What caused the delay of relief assistance for stranded OFWs in Saudi Arabia?

What caused the delay of relief assistance for stranded OFWs in Saudi Arabia?

Overseas Workers Welfare Administration (OWWA) has already started sending their relief assistance to thousands of OFWs. But the lack of manpower and records halted the relief assistance to stranded OFWs in Saudi Arabia, OWWA said.

delayed relief assistance

On August 9, Tuesday, Emma Sinclair, OWWA Director admitted that due to the lack of master list holding the names of stranded OFWs, they are having troubles in extending financial assistance to beneficiaries.

According to the Department of Labor and Employment (DOLE), it has been months of crisis to OFWs who lost their jobs. There are more than 11,000 migrant workers in 3 major cities of Saudi Arabia namely, Riyadh, Jeddah and Damman/Al-Khobar.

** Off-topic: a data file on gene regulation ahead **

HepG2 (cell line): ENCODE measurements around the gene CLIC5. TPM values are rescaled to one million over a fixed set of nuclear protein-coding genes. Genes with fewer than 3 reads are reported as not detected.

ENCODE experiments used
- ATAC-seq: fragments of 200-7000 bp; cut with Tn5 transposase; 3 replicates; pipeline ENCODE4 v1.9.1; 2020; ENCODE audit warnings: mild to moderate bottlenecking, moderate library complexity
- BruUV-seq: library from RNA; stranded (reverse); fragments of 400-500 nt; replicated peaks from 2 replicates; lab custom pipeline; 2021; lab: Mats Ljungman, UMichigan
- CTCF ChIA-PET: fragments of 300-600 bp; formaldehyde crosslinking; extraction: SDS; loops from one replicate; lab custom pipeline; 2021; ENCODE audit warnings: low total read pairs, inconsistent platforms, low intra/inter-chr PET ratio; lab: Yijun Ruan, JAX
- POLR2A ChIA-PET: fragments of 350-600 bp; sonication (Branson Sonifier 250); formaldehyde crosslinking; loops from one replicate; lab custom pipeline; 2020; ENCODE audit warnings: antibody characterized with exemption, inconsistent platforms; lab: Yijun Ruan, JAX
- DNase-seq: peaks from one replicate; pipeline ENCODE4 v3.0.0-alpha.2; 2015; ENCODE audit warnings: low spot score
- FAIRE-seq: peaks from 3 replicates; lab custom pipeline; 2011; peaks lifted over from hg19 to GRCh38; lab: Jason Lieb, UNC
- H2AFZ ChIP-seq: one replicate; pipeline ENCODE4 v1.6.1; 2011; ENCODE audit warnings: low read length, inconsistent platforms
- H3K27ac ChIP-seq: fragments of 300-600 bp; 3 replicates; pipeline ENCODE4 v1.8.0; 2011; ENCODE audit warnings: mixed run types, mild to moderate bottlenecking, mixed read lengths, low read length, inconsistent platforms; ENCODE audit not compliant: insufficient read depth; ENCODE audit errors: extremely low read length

Aside from the lack of names, OWWAs aid to OFWs has delayed due to the shortage of manpower given the number of areas to be visited.

As of August 7, there were 1,495 OFWs who was given P20,000 cash assistance according to OWWA.

Starting on August 10 to September 10, personnel from the Department of Foreign Affairs (DFA), the Department of Health (DOH), and the Department of Social Welfare and Development (DSWD) will be sent to Saudi Arabia for a month-long intervention for the stranded OFWs.

DFA seeks to deliver basic care, such as medicines and social support for the stranded OFWs. They will also provide immediate humanitarian, legal, and other consular assistance to the jobless Filipinos in Saudi Arabia.

While DSWD said that they aim to monitor the situations of undocumented OFWs in crises, especially the women and children, and facilitate the services they need. They would also conduct psychosocial interventions, counseling, and debriefing for the upset workers.

Judy Taguiwalo, Social Welfare Secretary said, “Our fellow Filipinos are in serious crisis because their employers did not pay their salaries. They are also confronted by many difficulties caused by the expiry of their end-of-services benefits. Many were not given exit visas after they completed their contracts, and are being delayed for repatriation.”

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